CBR External Travel Awards: Earl W. Davie Symposium 2022

Award Recipient: Ava Obenaus, 4th year PhD student, Mechanical Engineering, University of Washington

Supervisor: Prof. Nathan Sniadecki, University of Washington

Conference: Earl W. Davie Symposium on November 22, 2022

Location: Vancouver, BC 

Poster Presentation Title:Contractile Force of Platelet Aggregates Formed Under Shear Flow Reflects VWF Concentration and ADAMTS13 Activity

I am very thankful to have received the 2022 CBR Earl W. Davie Symposium External Travel & Accommodation Award, which supported my trip to the 16th Annual Earl W. Davie Symposium on Tuesday November 22nd, 2022. The symposium took place in Vancouver, B.C., Canada. This award allowed me travel up north from Seattle, which was a phenomenal opportunity for meeting other scientists, sharing my research, and learning about the groundbreaking work happening in the field.
I started my PhD at the University of Washington in Fall of 2019, which means most of my training has been during the pandemic. This was the first opportunity I have had to travel internationally and one of the only symposiums I have attended in person. Because of the pandemic, this was the first time I had seen some of my colleagues from Seattle in person in almost 3 years! Our labs are within a mile of each other and we meet on zoom bi-weekly, but we had to come all the way to Vancouver to see each other face-to-face. All of the talks were inspiring, but I especially enjoyed listening to one of my mentors, José López, as the Naiman-Vickars Professorship Speaker.
I was fortunate to present a poster describing our work on platelet biomechanics. My lab, led by Professor Nate Sniadecki, is interdisciplinary – our work spans engineering and biology. We have developed a polydimethylsiloxane (PDMS) microfluidic device that induces the adhesion and aggregation of platelets under shear in a manner analogous to the formation of platelet-rich thrombi in arterial flow. The device has force sensors embedded in the channel, which are comprised of a rigid block to create a high shear gradient and flexible post. As blood is perfused through the channel, a platelet aggregate encapsulates the post, which deflects as the platelet aggregate contracts. We can calculate the contractile force of the platelet-plug from the deflection of the post using Hooke’s Law. In preliminary studies, we have found that the formation of platelet-rich thrombi in our microfluidic device is highly sensitive to von Willebrand Factor (VWF) and ADAMTS13. These findings indicate that platelet forces may be a useful metric for assessing platelet function and monitoring thrombotic or bleeding risk. I enjoyed sharing our work with other trainees, faculty, and scientists. Everyone asked thoughtful questions, which sparked interesting discussions and future collaborations.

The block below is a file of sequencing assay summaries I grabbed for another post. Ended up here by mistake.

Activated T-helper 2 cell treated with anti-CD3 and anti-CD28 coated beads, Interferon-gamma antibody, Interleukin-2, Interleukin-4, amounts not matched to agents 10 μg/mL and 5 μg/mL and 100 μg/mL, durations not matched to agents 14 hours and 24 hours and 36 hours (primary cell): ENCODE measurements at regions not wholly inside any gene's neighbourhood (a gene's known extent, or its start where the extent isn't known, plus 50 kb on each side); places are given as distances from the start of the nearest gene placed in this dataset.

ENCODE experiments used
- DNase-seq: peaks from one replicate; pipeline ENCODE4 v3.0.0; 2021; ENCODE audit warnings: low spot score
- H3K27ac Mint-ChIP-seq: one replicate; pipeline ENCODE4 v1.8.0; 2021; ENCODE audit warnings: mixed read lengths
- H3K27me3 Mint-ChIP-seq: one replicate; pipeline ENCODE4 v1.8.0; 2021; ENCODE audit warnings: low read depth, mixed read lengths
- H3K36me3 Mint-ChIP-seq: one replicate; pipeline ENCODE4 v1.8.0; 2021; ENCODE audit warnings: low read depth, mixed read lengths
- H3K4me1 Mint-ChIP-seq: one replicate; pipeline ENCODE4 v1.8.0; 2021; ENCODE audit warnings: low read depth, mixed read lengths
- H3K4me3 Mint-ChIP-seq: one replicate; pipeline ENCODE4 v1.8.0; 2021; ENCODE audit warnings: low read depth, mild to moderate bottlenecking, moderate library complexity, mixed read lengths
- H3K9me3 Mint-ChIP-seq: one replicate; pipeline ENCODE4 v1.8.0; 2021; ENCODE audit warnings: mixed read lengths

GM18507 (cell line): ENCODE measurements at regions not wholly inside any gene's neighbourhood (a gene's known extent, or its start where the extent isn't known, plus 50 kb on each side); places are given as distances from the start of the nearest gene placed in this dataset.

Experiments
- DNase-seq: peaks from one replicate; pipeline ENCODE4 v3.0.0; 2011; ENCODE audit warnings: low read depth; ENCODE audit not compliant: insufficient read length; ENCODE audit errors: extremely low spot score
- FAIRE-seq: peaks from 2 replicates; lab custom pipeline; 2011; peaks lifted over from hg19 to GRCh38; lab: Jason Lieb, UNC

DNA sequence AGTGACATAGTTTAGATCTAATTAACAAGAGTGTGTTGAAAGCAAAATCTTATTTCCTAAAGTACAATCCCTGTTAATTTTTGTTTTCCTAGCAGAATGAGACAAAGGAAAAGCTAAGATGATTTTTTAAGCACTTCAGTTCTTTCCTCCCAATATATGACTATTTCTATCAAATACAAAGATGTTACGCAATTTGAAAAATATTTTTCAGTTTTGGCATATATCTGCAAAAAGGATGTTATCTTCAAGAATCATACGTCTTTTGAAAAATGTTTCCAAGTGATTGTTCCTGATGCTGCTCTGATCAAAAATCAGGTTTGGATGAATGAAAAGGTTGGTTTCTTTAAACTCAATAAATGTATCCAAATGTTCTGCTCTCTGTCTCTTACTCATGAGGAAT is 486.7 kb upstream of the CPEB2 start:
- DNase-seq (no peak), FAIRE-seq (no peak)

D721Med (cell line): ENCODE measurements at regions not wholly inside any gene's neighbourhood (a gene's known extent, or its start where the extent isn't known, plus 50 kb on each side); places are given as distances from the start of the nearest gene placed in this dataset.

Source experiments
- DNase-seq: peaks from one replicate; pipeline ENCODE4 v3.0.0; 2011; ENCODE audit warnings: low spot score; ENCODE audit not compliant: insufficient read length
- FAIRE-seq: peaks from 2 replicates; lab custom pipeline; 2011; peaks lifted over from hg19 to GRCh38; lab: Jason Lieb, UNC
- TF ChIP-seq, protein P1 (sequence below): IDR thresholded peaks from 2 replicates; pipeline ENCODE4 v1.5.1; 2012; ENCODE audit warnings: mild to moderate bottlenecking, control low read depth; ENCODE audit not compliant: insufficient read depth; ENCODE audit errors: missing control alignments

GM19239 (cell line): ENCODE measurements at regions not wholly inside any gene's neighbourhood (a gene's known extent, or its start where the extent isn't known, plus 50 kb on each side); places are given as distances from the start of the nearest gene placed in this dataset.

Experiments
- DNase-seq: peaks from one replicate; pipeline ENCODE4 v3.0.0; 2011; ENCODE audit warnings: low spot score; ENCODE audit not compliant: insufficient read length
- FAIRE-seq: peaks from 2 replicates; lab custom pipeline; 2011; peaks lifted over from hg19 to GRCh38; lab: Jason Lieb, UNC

Overall, my trip to Vancouver and the Earl. W. Davie Symposium was tremendously positive. Thank you to the organizers at CBR for supporting this experience!
*With funding from the Sheldon Naiman and Linda Vickars Endowment Fund, the CBR supports travel and accommodation expenses for trainees to attend and present at the EWD symposium.

Caption for first 3 photos: Ava Obenaus presenting her poster at the Earl W. Davie Symposium entitled “Contractile Force of Platelet Aggregates Formed Under Shear Flow Reflects VWF Concentration and ADAMTS13 Activity”.

Caption for 4th photo: Ava Obenaus with collaborators Dr. José López, Dr. Junmei Chen, and Dr. Molly Mollica.

Caption for 5th photo: Ava Obenaus delivering her elevator poster pitch during the Earl W. Davie Symposium.